Print Topic - Archive

BTD Forums  /  Journal Club and Literature Review  /  GM crops as medicine
Posted by: Lloyd, Tuesday, November 20, 2012, 8:27pm
Quoted Text
An even more unusual approach is being explored by Alan Fogelman and his team, who have genetically engineered a tomato to produce a small peptide, 6F, that mimics the action of apo A-1. They then fed the tomatoes to mice with high LDL levels. After consuming the tomatoes along with a high-fat and high-calorie diet, there were a number of signs suggesting a beneficial effect, including significantly lower levels of inflammation, higher levels of the antioxidant paraoxonase, higher HDL levels, and less atherosclerotic plaque.
Posted by: Lola, Tuesday, November 20, 2012, 8:32pm; Reply: 1
of mice and men........
Posted by: deblynn3, Tuesday, November 20, 2012, 8:35pm; Reply: 2
Why, what's wrong with just good foods, every time they change something, something goes wrong. Changing our foods seems to have been the catalyst for much of our bad health as it is.

Just my thoughts.
Posted by: Dianne, Wednesday, November 21, 2012, 3:13am; Reply: 3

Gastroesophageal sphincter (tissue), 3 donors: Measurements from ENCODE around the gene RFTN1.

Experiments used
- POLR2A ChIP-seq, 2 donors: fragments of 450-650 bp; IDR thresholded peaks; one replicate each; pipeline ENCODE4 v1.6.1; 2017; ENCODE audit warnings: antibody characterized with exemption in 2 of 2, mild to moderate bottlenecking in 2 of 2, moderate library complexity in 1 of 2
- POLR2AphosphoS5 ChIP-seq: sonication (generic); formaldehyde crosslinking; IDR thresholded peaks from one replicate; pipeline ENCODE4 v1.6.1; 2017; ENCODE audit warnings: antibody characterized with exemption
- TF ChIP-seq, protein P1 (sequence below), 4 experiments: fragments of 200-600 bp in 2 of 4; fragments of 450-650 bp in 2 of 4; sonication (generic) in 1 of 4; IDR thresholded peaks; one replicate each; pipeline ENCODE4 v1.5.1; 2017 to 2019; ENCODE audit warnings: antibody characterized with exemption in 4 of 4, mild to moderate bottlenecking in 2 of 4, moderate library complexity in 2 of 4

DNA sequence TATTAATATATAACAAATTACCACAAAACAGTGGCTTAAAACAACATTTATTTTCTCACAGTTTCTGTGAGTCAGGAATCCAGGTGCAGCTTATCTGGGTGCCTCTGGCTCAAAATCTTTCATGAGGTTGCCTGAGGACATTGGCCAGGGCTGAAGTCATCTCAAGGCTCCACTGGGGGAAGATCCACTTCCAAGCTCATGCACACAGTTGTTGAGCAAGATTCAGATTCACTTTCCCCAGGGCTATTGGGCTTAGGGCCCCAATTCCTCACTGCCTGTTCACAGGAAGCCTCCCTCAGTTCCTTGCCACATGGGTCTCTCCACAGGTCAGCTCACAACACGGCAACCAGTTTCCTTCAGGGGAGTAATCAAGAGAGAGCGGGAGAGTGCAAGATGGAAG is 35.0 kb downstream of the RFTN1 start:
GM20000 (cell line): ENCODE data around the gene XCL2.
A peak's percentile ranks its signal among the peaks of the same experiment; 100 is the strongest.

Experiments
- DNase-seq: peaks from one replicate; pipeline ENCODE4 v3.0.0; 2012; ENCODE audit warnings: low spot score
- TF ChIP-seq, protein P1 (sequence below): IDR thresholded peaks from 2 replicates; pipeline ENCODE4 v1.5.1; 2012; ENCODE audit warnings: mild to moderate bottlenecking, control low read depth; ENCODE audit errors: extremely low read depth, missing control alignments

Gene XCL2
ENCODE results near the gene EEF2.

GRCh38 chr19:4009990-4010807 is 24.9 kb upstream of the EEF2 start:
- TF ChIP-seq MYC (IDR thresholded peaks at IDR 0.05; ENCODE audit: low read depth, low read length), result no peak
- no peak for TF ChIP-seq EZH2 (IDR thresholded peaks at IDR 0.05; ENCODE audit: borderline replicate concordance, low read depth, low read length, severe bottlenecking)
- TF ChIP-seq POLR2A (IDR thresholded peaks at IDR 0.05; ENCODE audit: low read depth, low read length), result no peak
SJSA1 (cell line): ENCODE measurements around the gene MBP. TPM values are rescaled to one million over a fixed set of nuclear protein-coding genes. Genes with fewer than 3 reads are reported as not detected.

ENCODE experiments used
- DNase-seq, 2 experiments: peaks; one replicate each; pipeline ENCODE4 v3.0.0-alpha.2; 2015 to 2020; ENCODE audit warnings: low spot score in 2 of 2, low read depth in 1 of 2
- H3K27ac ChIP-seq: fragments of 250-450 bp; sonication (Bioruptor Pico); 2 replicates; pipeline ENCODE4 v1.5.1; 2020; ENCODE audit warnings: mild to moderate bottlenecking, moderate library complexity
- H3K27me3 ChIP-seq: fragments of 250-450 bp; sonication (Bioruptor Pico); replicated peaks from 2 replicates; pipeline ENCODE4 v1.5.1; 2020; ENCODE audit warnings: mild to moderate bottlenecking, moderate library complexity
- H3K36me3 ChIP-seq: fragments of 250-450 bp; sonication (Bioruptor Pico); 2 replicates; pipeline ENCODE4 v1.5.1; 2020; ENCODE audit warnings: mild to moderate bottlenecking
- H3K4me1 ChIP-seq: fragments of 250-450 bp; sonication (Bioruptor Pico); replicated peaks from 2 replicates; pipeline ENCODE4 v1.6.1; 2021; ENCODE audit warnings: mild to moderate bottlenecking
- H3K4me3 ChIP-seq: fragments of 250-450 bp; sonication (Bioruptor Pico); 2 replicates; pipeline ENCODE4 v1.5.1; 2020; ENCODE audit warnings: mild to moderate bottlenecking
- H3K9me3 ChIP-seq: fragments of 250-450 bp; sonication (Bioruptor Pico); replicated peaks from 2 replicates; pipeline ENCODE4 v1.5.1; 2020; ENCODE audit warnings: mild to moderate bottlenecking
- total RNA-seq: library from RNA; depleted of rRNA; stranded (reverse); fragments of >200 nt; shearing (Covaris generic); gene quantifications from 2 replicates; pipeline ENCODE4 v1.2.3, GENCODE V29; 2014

The proof is in the pudding! No thanks, I won't be a guinea pig only to find out the repercussions down the road. I'm so happy that I come from a family who was always been cautious about taking meds. :)
Posted by: Andrea AWsec, Wednesday, November 21, 2012, 12:31pm; Reply: 4
Interesting food as medicine ---  ;)
Posted by: ruthiegirl, Wednesday, November 21, 2012, 2:04pm; Reply: 5
Yeah, but don't rats do best on a low fat, high fiber diet? More useful, IMO, is to see if these "drugs" would work on a rat already eating right (for its species) to see if there's any additional benefit. It sounds like they're intending this drug to be used in place of dietary changes, not in conjunction with them.
Posted by: D.L., Wednesday, November 21, 2012, 9:04pm; Reply: 6
So now the term "food as medicine" is being spun to include GM foods. What's next?
Print page generated: Monday, April 23, 2018, 3:47pm